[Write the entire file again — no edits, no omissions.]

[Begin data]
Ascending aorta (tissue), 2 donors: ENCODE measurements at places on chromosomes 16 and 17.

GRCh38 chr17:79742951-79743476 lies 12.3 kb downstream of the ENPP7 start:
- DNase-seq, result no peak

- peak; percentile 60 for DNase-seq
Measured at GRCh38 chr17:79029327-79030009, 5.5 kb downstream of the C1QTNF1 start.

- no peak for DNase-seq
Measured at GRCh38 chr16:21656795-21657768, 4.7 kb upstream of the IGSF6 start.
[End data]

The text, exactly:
Ascending aorta (tissue), 2 donors: ENCODE measurements at places on chromosomes 16 and 17.

GRCh38 chr17:79742951-79743476 lies 12.3 kb downstream of the ENPP7 start:
- DNase-seq, result no peak

- peak; percentile 60 for DNase-seq
Measured at GRCh38 chr17:79029327-79030009, 5.5 kb downstream of the C1QTNF1 start.

- no peak for DNase-seq
Measured at GRCh38 chr16:21656795-21657768, 4.7 kb upstream of the IGSF6 start.